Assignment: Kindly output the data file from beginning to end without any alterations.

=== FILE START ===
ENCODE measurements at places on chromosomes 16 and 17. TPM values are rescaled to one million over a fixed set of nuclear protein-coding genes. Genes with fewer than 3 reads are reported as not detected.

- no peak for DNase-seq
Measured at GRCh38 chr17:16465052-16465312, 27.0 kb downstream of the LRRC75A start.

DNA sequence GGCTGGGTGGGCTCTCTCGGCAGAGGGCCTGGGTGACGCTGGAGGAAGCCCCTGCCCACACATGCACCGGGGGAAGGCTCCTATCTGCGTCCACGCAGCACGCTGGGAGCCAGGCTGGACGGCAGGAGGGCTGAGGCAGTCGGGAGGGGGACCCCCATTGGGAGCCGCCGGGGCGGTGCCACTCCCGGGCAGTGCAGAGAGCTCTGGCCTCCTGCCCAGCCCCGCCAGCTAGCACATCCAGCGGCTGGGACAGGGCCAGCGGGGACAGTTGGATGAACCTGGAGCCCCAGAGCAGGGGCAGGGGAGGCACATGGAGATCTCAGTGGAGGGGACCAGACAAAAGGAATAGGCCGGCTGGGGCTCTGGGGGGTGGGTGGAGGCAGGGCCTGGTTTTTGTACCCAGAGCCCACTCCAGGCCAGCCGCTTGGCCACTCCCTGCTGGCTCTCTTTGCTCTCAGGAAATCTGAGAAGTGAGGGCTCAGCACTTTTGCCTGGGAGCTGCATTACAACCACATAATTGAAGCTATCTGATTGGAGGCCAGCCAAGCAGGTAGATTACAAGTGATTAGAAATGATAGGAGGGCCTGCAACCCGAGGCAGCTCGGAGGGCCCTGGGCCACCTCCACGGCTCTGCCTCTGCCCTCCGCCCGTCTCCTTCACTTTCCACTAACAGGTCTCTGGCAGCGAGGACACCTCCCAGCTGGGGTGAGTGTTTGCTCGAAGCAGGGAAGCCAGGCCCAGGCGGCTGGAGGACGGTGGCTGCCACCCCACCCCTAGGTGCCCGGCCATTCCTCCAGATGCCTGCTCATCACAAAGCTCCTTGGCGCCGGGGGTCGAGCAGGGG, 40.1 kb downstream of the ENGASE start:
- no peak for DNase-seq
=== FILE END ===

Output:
ENCODE measurements at places on chromosomes 16 and 17. TPM values are rescaled to one million over a fixed set of nuclear protein-coding genes. Genes with fewer than 3 reads are reported as not detected.

- no peak for DNase-seq
Measured at GRCh38 chr17:16465052-16465312, 27.0 kb downstream of the LRRC75A start.

DNA sequence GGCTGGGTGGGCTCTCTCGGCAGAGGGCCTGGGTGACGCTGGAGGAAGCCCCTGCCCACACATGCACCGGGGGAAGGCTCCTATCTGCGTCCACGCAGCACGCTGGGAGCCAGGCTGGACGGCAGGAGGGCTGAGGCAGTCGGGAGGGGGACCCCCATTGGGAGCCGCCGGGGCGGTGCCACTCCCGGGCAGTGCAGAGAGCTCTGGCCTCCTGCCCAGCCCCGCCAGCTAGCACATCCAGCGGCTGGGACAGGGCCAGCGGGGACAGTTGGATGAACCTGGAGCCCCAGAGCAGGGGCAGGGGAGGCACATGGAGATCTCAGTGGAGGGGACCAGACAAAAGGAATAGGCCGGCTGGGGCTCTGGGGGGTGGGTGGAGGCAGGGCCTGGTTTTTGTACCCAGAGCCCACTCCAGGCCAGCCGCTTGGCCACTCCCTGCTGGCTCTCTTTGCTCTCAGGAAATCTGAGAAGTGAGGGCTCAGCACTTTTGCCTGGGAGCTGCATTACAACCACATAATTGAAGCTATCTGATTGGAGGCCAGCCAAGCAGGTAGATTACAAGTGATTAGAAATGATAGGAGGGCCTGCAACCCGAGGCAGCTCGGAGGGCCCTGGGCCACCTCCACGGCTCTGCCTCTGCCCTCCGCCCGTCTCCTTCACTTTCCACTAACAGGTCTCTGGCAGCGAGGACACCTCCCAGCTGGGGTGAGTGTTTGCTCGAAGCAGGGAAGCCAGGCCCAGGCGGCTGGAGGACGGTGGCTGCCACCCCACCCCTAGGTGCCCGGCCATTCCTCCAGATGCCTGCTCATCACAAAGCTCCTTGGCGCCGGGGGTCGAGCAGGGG, 40.1 kb downstream of the ENGASE start:
- no peak for DNase-seq